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Net assets |
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Definition of Net assetsNet assetsThe difference between total assets on the one hand and current liabilities and noncapitalized longterm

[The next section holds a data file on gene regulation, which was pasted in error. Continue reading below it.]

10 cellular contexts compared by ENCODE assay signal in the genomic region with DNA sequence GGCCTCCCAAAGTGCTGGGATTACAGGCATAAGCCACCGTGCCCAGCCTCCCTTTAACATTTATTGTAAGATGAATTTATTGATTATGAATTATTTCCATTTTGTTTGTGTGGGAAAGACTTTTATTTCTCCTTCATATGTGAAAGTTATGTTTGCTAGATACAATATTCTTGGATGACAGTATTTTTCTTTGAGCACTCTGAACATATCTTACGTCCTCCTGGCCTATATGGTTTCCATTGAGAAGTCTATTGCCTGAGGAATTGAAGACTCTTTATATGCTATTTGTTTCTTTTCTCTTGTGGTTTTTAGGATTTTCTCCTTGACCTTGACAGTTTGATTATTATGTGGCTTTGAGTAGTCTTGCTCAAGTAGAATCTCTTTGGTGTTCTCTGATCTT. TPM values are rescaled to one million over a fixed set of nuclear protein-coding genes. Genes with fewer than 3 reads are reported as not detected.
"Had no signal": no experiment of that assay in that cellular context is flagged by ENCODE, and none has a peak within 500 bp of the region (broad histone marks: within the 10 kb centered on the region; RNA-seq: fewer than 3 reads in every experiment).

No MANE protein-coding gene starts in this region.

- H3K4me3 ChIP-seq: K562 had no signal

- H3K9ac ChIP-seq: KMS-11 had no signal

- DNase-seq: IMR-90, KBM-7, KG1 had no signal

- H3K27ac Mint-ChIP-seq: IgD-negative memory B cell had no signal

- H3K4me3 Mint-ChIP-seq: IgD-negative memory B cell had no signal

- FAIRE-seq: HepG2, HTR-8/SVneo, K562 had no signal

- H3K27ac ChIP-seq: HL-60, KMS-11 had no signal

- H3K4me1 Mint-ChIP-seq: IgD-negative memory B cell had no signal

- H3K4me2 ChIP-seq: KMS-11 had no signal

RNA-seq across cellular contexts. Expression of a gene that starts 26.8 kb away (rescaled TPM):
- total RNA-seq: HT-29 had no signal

Related Terms:Asset CoverageExtent to which a company's net assets cover a particular debt obligation, class of preferred stock, or equity position. GoodwillExcess of the purchase price over the fair market value of the net assets acquired under purchase management expense ratio (MER)The total expenses expressed as an annualized percentage of daily average net assets. MER does not include brokerage fees and commissions, which are also payable by the Fund. Purchase accountingMethod of accounting for a merger in which the acquirer is treated as having purchased Purchase methodAccounting for an acquisition using market value for the consolidation of the two entities' Acquisition of assetsA merger or consolidation in which an acquirer purchases the selling firm's assets. approximated net realizable value at split-off allocationa method of allocating joint cost to joint products using a AssetsA firm's productive resources. ASSETSAnything of value that a company owns. AssetsThings that the business owns. AssetsItems owned by the company or expenses that have been paid for but have not been used up. Assets requirementsA common element of a financial plan that describes projected capital spending and the Current assetsValue of cash, accounts receivable, inventories, marketable securities and other assets that Current assetsCash, things that will be converted into cash within a year (such as accounts receivable), and inventory. Current assetsAmounts receivable by the business within a period of 12 months, including bank, debtors, inventory and prepayments. current assetsCurrent refers to cash and those assets that will be turned Current AssetsCash and other company assets that can be readily turned into cash within one year. European Monetary System (EMS)An exchange arrangement formed in 1979 that involves the currencies Exchange of assetsAcquisition of another company by purchase of its assets in exchange for cash or stock. Exposure nettingOffsetting exposures in one currency with exposures in the same or another currency, Financial assetsClaims on real assets. financial assetsClaims to the income generated by real assets. Also called securities. Firm's net value of debtTotal firm value minus total firm debt. Fixed assetsThings that the business owns and are part of the business infrastructure – fixed assets may be fixed assetsAn informal term that refers to the variety of long-term operating Fixed AssetsLand, buildings, plant, equipment, and other assets acquired for carrying on the business of a company with a life exceeding one year. Normally expressed in financial accounts at cost, less accumulated depreciation. Fixed Assets Turnover RatioA measure of the utilization of a company's fixed assets to Intangible assetsassets owned by the company that do not possess physical substance; they usually take the form of rights and privileges such as patents, copyrights, and franchises. Intangible fixed assetsNon-physical assets, e.g. customer goodwill or intellectual property (patents and trademarks). International Monetary FundAn organization founded in 1944 to oversee exchange arrangements of International Monetary Fund (IMF)Organization originally established to manage the postwar fixed exchange rate system. International Monetary Market (IMM)A division of the CME established in 1972 for trading financial Internet business modela model that involves intraneta mechanism for sharing information and delivering data from corporate databases to the local-area network (LAN) desktops Long-term assetsValue of property, equipment and other capital assets minus the depreciation. This is an Longer-Term Fixed Assetsassets having a useful life greater than one year but the duration of the 'long term' will vary with the context in which the term is applied. MonetarismSchool of economic thought stressing the importance of the money supply in the economy. Adherents believe that the economy is inherently stable, so that policy is best undertaken through adoption of a policy rule. Monetarist RuleProposal that the money supply be increased at a steady rate equal approximately to the real rate of growth of the economy. Contrast with discretionary policy. Monetary AggregateAny measure of the economy's money supply. Monetary BaseSee money base. Monetary goldGold held by governmental authorities as a financial asset. Monetary / non-monetary methodUnder this translation method, monetary items (e.g. cash, accounts Monetary policyActions taken by the Board of Governors of the Federal Reserve System to influence the Monetary PolicyActions taken by the central bank to change the supply of money and the interest rate and thereby affect economic activity. Monetizing the DebtSee printing money. Net adjusted present valueThe adjusted present value minus the initial cost of an investment. Net advantage of refundingThe net present value of the savings from a refunding. Net advantage to leasingThe net present value of entering into a lease financing arrangement rather than Net advantage to mergingThe difference in total post- and pre-merger market value minus the cost of the merger. net asset valueThe value of all the holdings of a mutual fund, less the fund's liabilities. Net asset value (NAV)The value of a fund's investments. For a mutual fund, the net asset value per share Net benefit to leverage factorA linear approximation of a factor, T*, that enables one to operationalize the Net book valueThe current book value of an asset or liability; that is, its original book value net of any Net Cash after OperationsCash flow available for debt service—the payment of interest and principal on loans. Generally calculated as cash provided by operating activities before interest Net cash balanceBeginning cash balance plus cash receipts minus cash disbursements. Net changeThis is the difference between a day's last trade and the previous day's last trade. net cost of normal spoilagethe cost of spoiled work less the estimated disposal value of that work Net Domestic ProductGDP minus depreciation. Net errors and omissionsIn balance of payments accounting, net errors and omissions record the statistical Net ExportsExports minus imports. Net financing costAlso called the cost of carry or, simply, carry, the difference between the cost of financing Net floatSum of disbursement float and collection float. net floatDifference between payment float and availability float. Net incomeThe company's total earnings, reflecting revenues adjusted for costs of doing business, NET INCOMEThe profit a company makes after cost of goods sold, expenses, and taxes are subtracted from net sales. Net incomeThe last line of the Income Statement; it represents the amount that the company earned during a specified period. Net incomeThe excess of revenues over expenses, including the impact of income taxes. net income (also called the bottom line, earnings, net earnings, and netoperating earnings) Net inventoryThe current inventory balance, less allocated or reserved items. Net investmentGross, or total, investment minus depreciation. Net InvestmentInvestment spending minus depreciation. Net leaseA lease arrangement under which the lessee is responsible for all property taxes, maintenance Net National ProductGNP minus depreciation. Net operating lossesLosses that a firm can take advantage of to reduce taxes. Net operating marginThe ratio of net operating income to net sales. Net PayThe amount of an employee’s wages payable after all tax and other deductions have been removed. Net periodThe period of time between the end of the discount period and the date payment is due. Net present valueA discounted cash flow methodology that uses a required rate of net present value methoda process that uses the discounted Net present value (NPV)The present value of the expected future cash flows minus the cost. Net present value (NPV)A discounted cash flow technique used for investment appraisal that calculates the present value of future cash flows and deducts the initial capital investment. net present value (NPV)Equals the present value (PV) of a capital investment Net Present Value (NPV)The present value of all future cash inflows minus the present value net present value (NPV)the difference between the present values of all cash inflows and outflows for an investment project net present value (NPV)Present value of cash flows minus initial investment. Net Present Value (NPV) MethodA method of ranking investment proposals. NPV is equal to the present value of the future returns, discounted at the marginal cost of capital, minus the present value of the cost of the investment. Net present value of future investmentsThe present value of the total sum of NPVs expected to result from Net present value of growth opportunitiesA model valuing a firm in which net present value of new Net present value ruleAn investment is worth making if it has a positive NPV. Projects with negative NPVs Net profitSee operating profit. Net profit marginnet income divided by sales; the amount of each sales dollar left over after all expenses Net Realizable ValueSelling price of an asset less expenses of bringing the asset into a saleable state and expenses of the sale. net realizable value approacha method of accounting for by-products or scrap that requires that the net realizable value of these products be treated as a reduction in the cost of the primary products; primary product cost may be reduced by decreasing either net realizable value at split-off allocationa method of allocating joint cost to joint products that uses, as the proration base, sales value at split-off minus all costs necessary Net realizeable valueThe expected revenue to be gained from the sale of an item or Net salesTotal revenue, less the cost of sales returns, allowances, and discounts. NET SALES (revenue)The amount sold after customers’ returns, sales discounts, and other allowances are taken away from Net salvage valueThe after-tax net cash flow for terminating the project. Net working capitalCurrent assets minus current liabilities. Often simply referred to as working capital.